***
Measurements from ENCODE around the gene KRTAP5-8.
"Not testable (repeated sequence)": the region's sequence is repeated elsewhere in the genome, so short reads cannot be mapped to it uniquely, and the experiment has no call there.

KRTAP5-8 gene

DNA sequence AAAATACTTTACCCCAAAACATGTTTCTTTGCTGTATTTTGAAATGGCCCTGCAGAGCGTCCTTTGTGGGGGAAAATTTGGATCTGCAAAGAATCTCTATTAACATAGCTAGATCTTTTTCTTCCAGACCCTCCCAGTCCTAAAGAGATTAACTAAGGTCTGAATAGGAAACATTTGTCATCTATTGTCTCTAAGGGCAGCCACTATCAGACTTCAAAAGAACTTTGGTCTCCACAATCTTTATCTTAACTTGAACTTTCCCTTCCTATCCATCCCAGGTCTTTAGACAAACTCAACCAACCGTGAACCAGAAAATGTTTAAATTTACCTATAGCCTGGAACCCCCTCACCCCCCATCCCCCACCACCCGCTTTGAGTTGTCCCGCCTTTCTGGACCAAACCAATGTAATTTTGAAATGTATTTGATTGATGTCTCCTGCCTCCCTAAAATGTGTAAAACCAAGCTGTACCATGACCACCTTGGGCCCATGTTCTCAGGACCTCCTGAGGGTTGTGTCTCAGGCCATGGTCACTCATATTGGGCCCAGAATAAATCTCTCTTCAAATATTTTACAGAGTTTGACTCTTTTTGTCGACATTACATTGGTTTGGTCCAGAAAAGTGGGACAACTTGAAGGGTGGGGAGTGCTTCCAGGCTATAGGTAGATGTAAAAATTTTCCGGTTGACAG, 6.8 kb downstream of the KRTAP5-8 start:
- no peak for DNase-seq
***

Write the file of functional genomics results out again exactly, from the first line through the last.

Measurements from ENCODE around the gene KRTAP5-8.
"Not testable (repeated sequence)": the region's sequence is repeated elsewhere in the genome, so short reads cannot be mapped to it uniquely, and the experiment has no call there.

KRTAP5-8 gene

DNA sequence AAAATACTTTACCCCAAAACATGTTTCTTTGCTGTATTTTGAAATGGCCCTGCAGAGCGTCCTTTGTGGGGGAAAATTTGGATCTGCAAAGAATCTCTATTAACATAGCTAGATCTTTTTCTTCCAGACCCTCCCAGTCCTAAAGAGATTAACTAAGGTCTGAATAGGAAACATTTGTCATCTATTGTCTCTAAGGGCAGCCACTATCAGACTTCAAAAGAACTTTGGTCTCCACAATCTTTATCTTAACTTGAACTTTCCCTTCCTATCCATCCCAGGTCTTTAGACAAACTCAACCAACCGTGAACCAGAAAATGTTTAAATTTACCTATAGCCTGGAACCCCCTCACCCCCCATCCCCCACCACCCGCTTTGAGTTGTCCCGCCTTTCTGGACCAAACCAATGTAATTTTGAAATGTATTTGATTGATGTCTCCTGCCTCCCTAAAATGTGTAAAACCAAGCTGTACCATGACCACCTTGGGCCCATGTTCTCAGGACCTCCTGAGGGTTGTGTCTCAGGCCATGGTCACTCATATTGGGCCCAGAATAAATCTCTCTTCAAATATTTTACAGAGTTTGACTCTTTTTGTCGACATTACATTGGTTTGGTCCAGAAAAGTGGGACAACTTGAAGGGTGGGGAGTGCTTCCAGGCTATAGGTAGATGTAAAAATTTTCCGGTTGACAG, 6.8 kb downstream of the KRTAP5-8 start:
- no peak for DNase-seq